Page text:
With that in mind, it’s important to note that a prototype doesn’t have to encompass your entire app. You need to identify what aspects and features really need that real-time, real-world testing and what can you simply reference from existing products.

Here at TouchFoundry, our designers swear by Figma for their prototypes because it allows you to really bring your project to life with interactive GIFs and smooth, multi-directional scrolling functionality that doesn’t require that time consuming frame by frame animation. When we want to get a little more complex, we jump to ProtoPie because it allows you to program variables, conditions, and formulas in hand with animation to demonstrate a more advanced prototype. From parallax effects to on-load scrolling effects, ProtoPie helps to visualise a prototype that more deeply resembles how it would look and work in code. But there are countless programs out there for you to choose from and the best way to figure out what works for your specific project is by diving in and fiddling around.

When we got down to building our data visualization prototype, we worked with the client to develop a spec for the Minimal Valuable Product (MVP) — we prefer using the term valuable than viable! For those that don’t know, that’s the most basic version of a product that still achieves its necessary goals, hold the bells and whistles. In this case we went meta and, using a prototype, developed an MVP of an MVP. Included in this prototype were the designs for the core visuals of the mobile appropriate components. Some of the complementary components (header and footer bars) weren’t completely refined but they weren’t really getting in the way of what we needed to test, so that was okay. What was important was that our prototype illustrated the core features that needed to be validated. In our case, we needed to ensure that the graphs were easy to comprehend on mobile, that interacting with the data was intuitive and that separate but related data was easily traversed without losing context of your original point of interest.

Because our client’s product team was constantly engaged with their end users and thus had a good rapport with them, they handled the validation process. But that didn’t mean our job was done — we were in constant contact with the client during this testing and also made a number of iterations to various interactions and flows. This multi-day, rapid prototyping collaboration with the client and their end users provided the evidence we needed to show them that the product met their end users needs, and was ready to go into development.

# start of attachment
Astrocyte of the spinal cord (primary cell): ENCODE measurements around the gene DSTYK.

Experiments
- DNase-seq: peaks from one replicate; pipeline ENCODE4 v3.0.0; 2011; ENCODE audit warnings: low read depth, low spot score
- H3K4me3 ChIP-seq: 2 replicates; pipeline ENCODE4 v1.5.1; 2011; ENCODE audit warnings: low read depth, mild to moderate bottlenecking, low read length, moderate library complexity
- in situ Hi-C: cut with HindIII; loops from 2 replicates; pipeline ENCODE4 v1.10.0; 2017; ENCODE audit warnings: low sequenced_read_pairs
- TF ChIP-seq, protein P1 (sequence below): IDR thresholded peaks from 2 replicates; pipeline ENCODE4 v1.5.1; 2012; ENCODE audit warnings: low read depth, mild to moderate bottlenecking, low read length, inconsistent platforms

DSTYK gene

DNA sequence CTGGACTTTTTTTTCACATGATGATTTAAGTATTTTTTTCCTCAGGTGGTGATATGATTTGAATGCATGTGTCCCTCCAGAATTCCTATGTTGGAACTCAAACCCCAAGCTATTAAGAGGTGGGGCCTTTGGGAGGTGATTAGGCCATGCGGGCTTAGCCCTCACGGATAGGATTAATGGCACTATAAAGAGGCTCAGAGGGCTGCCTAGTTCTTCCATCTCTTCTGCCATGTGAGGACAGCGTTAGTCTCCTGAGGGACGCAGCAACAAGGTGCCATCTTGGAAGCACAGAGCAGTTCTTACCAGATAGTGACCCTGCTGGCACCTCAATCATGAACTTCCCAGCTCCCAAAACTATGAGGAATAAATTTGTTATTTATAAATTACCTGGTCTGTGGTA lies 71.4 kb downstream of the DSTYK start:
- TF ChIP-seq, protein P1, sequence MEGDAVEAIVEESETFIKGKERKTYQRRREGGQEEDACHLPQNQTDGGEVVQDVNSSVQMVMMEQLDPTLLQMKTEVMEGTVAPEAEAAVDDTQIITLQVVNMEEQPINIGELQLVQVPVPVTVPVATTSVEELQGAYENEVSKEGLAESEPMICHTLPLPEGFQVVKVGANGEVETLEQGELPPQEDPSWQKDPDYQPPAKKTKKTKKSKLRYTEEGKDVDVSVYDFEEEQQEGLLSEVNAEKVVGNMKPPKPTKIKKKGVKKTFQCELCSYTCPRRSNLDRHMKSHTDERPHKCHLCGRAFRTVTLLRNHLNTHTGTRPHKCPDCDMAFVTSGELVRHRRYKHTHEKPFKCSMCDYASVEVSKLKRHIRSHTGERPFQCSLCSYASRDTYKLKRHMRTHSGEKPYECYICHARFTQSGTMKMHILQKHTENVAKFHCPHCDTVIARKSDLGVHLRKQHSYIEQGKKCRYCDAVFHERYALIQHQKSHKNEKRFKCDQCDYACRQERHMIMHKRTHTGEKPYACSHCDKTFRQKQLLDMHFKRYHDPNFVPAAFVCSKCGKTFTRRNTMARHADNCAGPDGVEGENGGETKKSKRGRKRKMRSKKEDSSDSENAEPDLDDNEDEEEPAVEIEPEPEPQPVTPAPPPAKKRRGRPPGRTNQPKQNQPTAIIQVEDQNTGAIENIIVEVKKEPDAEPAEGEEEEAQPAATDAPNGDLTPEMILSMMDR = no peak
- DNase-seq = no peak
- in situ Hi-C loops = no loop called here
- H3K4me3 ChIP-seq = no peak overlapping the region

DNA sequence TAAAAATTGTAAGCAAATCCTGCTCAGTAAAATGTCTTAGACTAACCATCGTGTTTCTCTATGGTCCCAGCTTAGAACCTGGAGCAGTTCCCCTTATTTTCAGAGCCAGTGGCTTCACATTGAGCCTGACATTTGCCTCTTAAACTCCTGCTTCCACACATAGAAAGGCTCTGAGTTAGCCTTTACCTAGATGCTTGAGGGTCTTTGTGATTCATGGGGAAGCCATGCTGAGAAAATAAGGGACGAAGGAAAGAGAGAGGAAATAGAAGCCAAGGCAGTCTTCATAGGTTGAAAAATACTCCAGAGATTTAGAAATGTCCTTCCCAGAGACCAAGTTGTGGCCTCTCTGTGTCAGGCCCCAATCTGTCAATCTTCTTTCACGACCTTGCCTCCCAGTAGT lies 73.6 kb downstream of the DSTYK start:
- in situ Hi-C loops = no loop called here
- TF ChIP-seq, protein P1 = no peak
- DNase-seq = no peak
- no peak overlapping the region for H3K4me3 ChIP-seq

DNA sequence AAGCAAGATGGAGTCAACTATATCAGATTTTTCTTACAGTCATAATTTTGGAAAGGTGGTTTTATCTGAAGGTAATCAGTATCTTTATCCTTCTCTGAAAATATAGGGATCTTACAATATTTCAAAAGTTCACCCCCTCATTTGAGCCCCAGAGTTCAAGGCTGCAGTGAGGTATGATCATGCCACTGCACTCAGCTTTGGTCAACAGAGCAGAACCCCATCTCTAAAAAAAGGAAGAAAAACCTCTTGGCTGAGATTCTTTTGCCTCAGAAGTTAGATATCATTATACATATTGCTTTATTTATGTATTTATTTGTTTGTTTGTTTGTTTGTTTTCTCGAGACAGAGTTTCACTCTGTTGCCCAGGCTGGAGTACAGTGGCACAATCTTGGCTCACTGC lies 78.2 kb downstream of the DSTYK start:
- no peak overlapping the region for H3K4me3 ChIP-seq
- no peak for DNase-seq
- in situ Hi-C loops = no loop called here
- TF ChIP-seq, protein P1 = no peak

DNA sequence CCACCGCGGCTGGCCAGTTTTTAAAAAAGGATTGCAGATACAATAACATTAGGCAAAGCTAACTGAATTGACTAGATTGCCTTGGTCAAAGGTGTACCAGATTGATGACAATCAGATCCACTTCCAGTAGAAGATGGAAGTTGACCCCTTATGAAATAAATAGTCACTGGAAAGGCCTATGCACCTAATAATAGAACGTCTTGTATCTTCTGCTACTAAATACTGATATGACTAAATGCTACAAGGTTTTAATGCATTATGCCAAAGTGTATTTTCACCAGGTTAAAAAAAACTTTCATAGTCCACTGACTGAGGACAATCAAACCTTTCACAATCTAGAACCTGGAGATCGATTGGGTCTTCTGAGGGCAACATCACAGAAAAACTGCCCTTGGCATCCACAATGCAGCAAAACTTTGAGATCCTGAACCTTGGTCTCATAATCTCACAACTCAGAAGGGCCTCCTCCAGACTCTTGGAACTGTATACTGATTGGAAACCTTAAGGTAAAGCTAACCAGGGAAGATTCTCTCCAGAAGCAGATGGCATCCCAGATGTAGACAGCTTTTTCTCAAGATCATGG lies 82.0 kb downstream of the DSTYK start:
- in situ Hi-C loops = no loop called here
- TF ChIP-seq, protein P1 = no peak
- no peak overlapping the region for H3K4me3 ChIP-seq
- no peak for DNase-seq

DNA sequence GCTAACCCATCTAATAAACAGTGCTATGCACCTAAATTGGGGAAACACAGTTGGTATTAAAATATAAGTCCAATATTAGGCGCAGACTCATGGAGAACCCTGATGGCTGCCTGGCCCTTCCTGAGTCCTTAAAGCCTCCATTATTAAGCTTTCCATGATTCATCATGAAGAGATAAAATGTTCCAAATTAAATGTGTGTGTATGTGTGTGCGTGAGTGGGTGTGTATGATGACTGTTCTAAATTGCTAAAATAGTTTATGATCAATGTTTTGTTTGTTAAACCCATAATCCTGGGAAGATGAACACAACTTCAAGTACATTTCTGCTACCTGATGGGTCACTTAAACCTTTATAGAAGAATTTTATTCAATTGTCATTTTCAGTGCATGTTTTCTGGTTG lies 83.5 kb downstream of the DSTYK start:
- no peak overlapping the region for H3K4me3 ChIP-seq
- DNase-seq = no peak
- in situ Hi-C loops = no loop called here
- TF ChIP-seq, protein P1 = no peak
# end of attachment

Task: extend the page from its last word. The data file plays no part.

The benefits of prototyping

What you’re getting out of your prototype is firstly, a product validated by end users and clients that hasn’t had hours of dev-time thrown at it, and secondly, a documented guide to building your design that your developers can refer to which will speed up their side of the project.

In our case, those early workshops with the client conceptualising the mobile experience and then contextualising the concept into a prototype paid huge dividends. Considering the complexity of the project, we were pretty chuffed that the validation process wasn’t drawn out and didn’t require wholesale changes to the prototype. It’s all thanks to getting everything figured out before jumping into development.

I’ll leave you with a thought — Jeff Bezos said, ‘It is always day one’. Not until your product has broad market acceptance (and even then) your current product is always the base prototype from which your future product will grow. Happy prototyping!

TouchFoundry

Digital innovation through research, design, automation and development

Ryan Von Ess

Written by

Ryan is a UX lead and product owner at TouchFoundry who is passionate about academic research, user-centric designs and human-product interaction.

TouchFoundry

Home of TouchFoundry on Medium

Ryan Von Ess

Written by

Ryan is a UX lead and product owner at TouchFoundry who is passionate about academic research, user-centric designs and human-product interaction.

TouchFoundry

Home of TouchFoundry on Medium

Medium is an open platform where 170 million readers come to find insightful and dynamic thinking. Here, expert and undiscovered voices alike dive into the heart of any topic and bring new ideas to the surface. Learn more

Follow the writers, publications, and topics that matter to you, and you’ll see them on your homepage and in your inbox. Explore

If you have a story to tell, knowledge to share, or a perspective to offer — welcome home. It’s easy and free to post your thinking on any topic. Write on Medium

Get the Medium app

A button that says 'Download on the App Store', and if clicked it will lead you to the iOS App store
A button that says 'Get it on, Google Play', and if clicked it will lead you to the Google Play store